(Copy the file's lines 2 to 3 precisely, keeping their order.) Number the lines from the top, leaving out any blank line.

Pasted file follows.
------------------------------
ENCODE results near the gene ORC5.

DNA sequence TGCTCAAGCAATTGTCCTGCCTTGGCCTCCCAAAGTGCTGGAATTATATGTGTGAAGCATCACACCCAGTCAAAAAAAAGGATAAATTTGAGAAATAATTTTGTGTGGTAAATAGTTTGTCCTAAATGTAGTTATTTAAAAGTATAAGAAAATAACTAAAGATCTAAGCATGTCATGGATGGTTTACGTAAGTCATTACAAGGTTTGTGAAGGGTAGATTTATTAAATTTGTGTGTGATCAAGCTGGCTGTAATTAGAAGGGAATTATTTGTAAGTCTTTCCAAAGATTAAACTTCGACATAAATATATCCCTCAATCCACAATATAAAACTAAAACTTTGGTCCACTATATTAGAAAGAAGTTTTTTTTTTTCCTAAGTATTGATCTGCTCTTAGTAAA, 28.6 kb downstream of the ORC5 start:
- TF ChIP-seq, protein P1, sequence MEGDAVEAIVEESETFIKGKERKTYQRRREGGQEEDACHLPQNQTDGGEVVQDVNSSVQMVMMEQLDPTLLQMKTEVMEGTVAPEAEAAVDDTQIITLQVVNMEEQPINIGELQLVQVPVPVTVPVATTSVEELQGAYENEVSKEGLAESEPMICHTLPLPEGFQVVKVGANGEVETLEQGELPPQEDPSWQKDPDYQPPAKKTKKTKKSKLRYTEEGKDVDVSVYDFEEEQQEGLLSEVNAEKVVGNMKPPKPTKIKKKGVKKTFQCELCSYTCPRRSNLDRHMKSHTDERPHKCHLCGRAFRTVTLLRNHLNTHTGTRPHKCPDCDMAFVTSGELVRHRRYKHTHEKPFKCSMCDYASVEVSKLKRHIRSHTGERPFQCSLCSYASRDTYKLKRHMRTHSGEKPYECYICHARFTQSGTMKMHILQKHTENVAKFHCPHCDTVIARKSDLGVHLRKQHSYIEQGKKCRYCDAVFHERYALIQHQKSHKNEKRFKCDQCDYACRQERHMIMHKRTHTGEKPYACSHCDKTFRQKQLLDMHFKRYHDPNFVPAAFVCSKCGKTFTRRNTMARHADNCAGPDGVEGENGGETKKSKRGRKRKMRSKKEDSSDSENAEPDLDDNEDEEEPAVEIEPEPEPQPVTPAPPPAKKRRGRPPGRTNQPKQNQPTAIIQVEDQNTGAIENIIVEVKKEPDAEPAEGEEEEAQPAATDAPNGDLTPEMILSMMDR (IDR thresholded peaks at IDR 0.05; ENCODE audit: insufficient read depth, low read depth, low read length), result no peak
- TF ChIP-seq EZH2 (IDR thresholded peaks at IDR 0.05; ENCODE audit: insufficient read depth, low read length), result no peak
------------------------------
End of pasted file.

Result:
DNA sequence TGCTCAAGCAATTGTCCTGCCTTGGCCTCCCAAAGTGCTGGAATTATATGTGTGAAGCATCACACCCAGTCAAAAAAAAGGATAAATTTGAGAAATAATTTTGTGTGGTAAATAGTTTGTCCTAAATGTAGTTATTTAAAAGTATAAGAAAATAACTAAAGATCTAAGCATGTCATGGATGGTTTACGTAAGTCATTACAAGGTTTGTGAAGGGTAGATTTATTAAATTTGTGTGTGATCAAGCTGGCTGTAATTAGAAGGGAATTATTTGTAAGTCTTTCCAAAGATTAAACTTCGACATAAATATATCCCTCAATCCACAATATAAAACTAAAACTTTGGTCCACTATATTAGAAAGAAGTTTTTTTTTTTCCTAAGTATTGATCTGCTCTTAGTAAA, 28.6 kb downstream of the ORC5 start:
- TF ChIP-seq, protein P1, sequence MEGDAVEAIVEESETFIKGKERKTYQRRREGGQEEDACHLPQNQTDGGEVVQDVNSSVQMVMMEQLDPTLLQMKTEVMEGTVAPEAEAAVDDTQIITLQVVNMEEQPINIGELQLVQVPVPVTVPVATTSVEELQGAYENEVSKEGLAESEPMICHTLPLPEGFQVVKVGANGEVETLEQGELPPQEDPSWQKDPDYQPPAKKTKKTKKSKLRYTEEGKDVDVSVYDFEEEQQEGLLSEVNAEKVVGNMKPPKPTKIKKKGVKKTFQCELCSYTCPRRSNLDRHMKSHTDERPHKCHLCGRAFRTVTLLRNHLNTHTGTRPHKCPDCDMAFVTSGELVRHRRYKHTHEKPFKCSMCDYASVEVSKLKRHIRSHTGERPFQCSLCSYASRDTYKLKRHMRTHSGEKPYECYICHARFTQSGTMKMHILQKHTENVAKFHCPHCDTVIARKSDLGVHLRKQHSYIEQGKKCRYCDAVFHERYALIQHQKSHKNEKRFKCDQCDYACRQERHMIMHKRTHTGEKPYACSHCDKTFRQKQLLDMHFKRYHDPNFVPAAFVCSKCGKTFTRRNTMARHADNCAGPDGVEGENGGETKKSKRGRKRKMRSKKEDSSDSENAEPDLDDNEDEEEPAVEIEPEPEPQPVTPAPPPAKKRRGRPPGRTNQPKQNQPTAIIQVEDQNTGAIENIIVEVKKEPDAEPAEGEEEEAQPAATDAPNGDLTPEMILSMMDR (IDR thresholded peaks at IDR 0.05; ENCODE audit: insufficient read depth, low read depth, low read length), result no peak